By Ben Hirschler
LONDON (Reuters) - Shire
Shire is taking a leaf out of AstraZeneca's
Chief Executive Flemming Ornskov said on Monday that current products would generate sales of at least $7 billion by 2020, with $3 billion more coming from drugs still in the pipeline.
Shire also said that in the medium term it expected sales of $6.5 billion by 2016. The company, best known for hyperactivity and rare-disease drugs, had said on Friday it was aiming to more than double sales to $10 billion by 2020 without giving details.
Ornskov told Reuters that actual sales could be far above $10 billion, since the long-term forecasts did not include revenue from future deal-making or from two recent transactions.
"M&A will clearly add growth to the profile," he said in an interview, noting that the London-listed company had done six deals since he took over 13 months ago. "If I included that in the upside it would be way north of $10 billion."
Shire is a serial acquirer, buying rare disease specialist Viropharma for $4.2 billion last November in its biggest deal yet - and Ornskov said further "large" deals were possible.
As with AstraZeneca's earlier upbeat long-term forecasts, many industry analysts view Shire's $10 billion sales prediction as optimistic, with Credit Suisse saying its own estimates suggested sales of around $8 billion by 2020.
Nonetheless, the confident performance may encourage AbbVie to dig deeper after the two companies confirmed a series of approaches following a Reuters report last week.
Analysts at Jefferies estimated the U.S. company could make the deal pay at a price of up to 55 pounds a share, or $55 billion, against AbbVie's most recent rejected cash-and-shares offer on May 30 of just over 46 pounds.
Shares in Shire, which hit a all-time high on Friday, ended 1.6 percent lower at 43.03 pounds.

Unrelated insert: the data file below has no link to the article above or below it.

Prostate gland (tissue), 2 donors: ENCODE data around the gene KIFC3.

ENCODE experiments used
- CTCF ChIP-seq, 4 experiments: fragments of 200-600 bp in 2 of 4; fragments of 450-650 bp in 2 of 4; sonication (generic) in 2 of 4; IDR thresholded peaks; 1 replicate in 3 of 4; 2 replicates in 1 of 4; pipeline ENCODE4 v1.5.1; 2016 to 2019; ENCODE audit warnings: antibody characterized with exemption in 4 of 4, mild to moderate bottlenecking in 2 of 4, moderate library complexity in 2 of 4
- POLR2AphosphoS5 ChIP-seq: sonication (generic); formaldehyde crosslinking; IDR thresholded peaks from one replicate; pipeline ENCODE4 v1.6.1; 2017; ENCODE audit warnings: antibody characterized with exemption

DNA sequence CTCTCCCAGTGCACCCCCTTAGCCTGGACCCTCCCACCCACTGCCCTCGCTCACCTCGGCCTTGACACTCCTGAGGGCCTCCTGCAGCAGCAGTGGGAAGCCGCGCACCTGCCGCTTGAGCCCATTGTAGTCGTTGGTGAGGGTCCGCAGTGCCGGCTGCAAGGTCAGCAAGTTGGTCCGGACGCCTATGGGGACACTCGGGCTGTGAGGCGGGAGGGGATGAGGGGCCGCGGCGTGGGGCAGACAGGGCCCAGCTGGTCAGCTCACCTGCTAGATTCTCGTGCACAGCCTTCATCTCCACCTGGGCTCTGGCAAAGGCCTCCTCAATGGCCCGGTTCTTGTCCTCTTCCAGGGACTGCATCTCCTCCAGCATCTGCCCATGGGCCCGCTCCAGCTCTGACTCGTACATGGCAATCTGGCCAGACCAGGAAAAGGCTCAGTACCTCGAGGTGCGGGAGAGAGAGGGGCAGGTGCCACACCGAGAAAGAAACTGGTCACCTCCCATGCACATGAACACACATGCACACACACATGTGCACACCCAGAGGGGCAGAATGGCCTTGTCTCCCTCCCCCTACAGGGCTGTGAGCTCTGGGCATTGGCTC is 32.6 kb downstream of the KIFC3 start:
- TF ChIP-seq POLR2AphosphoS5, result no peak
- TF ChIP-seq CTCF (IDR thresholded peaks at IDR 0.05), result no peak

Key drugs that Ornskov expects to drive continued strong growth include its best-selling hyperactivity medicine Vyvanse, which is now also being tested as a treatment for binge eating, as well as a much-anticipated drug for dry eye disease called lifitegrast, which it sees as a potential $1 billion-plus seller.
Shire is famous for drugs to treat children with attention deficit hyperactivity disorder but Ornskov said it had become "more and more a rare disease company". The market had yet to catch up fully with the rapid growth and high margins this shift implied, he argued, pointing to the 99 percent total shareholder return achieved since he took over last May.
Shire's strategy copies AstraZeneca's in another way, too, by highlighting the execution risks associated with AbbVie's plan to cut its tax bill through redomiciling in Britain for tax purposes - an industry-wide ploy that has sparked growing political concerns.
Such so-called "inversions" by U.S. companies have moved center-stage in the pharmaceuticals sector this year, with those firms still paying high tax rates anxious to strike deals that will help them compete with rivals now enjoying lower taxes.
Whether Shire, long viewed as a likely takeover target, escapes the clutches of a larger predator is uncertain and the company is widely seen as more vulnerable to a takeover by AbbVie - or another company - than AstraZeneca.
That reflects both its smaller size, which makes it a more manageable target for a wider range of players, and the lack of attendant political issues in Britain, where the company has a relatively small workforce.
Although established in Britain in 1986 and listed in London, Shire conducts most of its business in the United States and has been resident in Ireland for tax purposes since 2008.
Other companies that industry sources say have looked at Shire in the past include Allergan
Ornskov declined to comment on whether Shire had received approaches from companies other than AbbVie.
One senior banker described Shire as a "valued inversion target" but he stressed that potential bidders still needed to demonstrate a tie-up also made strategic sense.
For AbbVie CEO Richard Gonzalez, Shire fits the bill in one important respect: it offers a way to reduce his firm's over-reliance on rheumatoid arthritis drug Humira, the world's top-selling medicine, which accounted for 58 percent of the company's sales in the first quarter but which loses U.S. patent protection in late 2016.
AbbVie itself raised in 2014 profit forecast on Monday, citing strong recent business performance.
(Editing by Tom Pfeiffer, Erica Billingham and David Evans)